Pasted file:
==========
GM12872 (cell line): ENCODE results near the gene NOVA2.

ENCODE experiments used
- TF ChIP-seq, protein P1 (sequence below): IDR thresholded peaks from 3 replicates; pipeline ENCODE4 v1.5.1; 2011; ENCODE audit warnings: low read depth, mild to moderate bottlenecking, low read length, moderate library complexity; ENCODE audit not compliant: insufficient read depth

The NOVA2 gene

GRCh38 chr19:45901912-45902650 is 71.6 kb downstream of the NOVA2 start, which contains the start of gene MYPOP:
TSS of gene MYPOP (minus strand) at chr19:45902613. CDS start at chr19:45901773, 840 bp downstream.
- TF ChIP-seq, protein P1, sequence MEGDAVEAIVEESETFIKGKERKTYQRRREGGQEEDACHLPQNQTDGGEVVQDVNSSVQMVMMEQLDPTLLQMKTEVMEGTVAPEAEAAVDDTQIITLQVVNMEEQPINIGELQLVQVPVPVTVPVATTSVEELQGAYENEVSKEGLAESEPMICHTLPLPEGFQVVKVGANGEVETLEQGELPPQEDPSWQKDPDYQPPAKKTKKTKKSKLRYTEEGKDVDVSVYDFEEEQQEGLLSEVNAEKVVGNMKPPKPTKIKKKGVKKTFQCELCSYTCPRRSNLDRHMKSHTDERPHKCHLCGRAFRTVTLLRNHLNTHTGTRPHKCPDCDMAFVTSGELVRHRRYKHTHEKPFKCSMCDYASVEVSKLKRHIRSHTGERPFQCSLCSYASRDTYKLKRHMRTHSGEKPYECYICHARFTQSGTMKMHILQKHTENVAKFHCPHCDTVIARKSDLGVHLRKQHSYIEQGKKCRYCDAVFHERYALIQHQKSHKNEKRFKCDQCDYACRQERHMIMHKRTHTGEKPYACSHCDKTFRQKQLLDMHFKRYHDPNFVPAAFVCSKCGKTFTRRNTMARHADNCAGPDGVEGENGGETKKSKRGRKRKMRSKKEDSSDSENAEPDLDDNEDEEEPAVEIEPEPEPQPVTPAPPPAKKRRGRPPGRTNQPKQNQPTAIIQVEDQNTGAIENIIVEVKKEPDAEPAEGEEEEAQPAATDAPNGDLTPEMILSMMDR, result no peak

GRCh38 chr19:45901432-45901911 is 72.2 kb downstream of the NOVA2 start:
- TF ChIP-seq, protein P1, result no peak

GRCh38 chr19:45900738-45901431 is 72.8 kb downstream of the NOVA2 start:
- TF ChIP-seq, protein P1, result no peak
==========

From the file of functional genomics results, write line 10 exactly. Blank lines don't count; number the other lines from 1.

GRCh38 chr19:45900738-45901431 is 72.8 kb downstream of the NOVA2 start: